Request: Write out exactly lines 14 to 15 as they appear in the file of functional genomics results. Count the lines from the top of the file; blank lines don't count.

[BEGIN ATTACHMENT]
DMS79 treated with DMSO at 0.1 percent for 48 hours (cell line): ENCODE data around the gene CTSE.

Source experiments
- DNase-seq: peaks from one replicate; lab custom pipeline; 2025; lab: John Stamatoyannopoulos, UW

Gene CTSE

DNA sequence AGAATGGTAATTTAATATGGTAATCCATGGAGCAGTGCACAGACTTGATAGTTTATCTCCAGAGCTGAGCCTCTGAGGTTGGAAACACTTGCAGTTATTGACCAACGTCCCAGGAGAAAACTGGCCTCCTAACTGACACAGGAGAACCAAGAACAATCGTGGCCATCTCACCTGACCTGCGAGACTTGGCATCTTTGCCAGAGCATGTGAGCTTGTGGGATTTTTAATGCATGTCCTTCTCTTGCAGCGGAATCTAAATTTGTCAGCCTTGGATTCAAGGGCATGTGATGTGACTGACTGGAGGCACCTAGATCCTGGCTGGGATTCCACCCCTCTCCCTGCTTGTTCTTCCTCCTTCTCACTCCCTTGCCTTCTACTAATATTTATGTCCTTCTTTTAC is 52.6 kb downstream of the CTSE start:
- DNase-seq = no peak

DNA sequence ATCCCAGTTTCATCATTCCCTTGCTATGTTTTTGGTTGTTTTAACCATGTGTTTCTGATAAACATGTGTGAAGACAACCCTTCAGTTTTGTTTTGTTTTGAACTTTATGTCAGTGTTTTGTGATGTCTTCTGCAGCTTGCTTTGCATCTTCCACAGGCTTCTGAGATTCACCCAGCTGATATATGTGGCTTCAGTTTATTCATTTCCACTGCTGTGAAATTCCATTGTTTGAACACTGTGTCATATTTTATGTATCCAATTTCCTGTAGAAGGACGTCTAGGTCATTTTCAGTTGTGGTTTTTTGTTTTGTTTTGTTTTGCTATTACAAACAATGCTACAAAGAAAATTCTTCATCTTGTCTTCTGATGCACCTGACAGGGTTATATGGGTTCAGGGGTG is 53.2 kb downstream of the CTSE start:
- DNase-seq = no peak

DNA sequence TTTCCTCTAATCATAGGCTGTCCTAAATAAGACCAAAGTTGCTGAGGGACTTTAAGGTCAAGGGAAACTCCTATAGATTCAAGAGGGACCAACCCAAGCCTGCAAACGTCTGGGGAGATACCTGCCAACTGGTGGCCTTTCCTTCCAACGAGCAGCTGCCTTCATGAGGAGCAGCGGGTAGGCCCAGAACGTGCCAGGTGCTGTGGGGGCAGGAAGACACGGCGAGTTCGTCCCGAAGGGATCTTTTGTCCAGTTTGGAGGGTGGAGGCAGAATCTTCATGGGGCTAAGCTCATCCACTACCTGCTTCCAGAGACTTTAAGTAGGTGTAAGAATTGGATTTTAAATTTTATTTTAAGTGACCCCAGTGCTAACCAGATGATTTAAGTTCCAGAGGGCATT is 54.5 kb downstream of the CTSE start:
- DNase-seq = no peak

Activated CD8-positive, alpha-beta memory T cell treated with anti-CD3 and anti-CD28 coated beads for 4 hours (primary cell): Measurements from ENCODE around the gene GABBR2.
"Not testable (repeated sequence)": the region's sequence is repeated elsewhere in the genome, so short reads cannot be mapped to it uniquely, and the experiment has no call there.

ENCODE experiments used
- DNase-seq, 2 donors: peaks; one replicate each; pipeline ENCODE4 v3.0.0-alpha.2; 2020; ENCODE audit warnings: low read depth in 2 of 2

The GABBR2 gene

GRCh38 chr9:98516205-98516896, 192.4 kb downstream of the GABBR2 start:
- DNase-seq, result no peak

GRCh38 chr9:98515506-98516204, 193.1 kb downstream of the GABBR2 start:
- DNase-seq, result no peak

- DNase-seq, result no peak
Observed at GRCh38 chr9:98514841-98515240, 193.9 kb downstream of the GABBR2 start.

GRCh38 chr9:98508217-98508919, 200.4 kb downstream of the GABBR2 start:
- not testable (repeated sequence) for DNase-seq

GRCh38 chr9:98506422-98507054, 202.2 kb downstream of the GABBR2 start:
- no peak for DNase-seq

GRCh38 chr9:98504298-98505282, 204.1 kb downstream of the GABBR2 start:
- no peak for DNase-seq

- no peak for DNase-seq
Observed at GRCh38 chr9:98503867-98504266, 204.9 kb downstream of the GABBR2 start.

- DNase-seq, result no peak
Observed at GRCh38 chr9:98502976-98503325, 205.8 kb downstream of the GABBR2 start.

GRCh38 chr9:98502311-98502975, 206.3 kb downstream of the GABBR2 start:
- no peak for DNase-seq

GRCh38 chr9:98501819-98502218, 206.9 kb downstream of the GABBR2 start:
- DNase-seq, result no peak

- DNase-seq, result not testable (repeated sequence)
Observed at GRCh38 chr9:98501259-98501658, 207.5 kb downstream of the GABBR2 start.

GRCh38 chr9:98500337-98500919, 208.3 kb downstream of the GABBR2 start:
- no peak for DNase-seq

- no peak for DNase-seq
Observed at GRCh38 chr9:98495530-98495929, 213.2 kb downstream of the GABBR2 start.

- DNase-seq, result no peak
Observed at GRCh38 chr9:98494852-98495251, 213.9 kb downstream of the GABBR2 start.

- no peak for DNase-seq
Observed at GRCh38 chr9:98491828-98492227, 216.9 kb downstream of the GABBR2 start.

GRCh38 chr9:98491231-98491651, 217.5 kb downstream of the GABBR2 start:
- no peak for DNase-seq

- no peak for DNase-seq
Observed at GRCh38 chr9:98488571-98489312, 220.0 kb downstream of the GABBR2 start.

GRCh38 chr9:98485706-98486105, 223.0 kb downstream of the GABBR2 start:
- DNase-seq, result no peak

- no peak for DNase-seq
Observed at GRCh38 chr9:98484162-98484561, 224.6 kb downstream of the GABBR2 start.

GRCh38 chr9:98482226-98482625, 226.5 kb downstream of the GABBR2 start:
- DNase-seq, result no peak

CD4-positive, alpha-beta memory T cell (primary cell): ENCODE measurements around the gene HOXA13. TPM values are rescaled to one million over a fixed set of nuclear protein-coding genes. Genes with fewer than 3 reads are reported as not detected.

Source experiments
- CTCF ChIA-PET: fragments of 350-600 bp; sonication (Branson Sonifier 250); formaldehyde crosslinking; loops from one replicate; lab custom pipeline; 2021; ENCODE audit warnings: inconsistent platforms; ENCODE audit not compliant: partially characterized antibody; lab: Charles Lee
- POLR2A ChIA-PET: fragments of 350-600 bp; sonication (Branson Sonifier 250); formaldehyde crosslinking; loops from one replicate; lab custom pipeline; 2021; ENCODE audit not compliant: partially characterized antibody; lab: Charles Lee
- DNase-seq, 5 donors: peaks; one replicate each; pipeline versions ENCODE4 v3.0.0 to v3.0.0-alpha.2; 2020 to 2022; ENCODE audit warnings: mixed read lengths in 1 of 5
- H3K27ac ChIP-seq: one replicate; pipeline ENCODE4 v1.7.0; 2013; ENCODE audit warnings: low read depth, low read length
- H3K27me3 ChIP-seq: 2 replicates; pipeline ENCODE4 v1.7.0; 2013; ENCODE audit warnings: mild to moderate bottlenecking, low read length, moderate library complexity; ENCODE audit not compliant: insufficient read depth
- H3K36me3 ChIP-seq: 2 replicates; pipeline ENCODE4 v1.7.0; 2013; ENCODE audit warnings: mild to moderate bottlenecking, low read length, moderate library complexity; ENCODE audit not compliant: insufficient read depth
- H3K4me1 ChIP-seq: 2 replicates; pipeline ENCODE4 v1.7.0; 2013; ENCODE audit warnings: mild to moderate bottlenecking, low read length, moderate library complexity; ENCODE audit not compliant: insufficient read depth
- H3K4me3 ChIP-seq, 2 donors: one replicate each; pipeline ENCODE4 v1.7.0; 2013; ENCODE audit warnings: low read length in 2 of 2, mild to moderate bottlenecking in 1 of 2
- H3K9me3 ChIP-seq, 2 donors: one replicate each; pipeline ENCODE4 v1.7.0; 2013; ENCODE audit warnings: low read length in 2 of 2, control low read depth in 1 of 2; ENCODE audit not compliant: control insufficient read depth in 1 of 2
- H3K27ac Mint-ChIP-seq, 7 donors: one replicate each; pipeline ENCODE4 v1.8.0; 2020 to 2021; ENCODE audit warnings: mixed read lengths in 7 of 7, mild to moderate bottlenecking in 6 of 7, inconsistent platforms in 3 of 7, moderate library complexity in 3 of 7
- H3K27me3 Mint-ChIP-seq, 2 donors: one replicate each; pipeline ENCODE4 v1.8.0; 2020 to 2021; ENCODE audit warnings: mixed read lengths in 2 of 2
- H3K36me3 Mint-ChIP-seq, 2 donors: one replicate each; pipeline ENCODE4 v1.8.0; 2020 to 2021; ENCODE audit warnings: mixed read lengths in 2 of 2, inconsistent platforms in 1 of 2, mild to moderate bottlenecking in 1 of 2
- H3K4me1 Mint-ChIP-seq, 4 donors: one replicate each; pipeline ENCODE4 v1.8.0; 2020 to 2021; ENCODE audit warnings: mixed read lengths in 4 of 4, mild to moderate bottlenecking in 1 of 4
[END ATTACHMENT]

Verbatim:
- DNase-seq, 2 donors: peaks; one replicate each; pipeline ENCODE4 v3.0.0-alpha.2; 2020; ENCODE audit warnings: low read depth in 2 of 2

The GABBR2 gene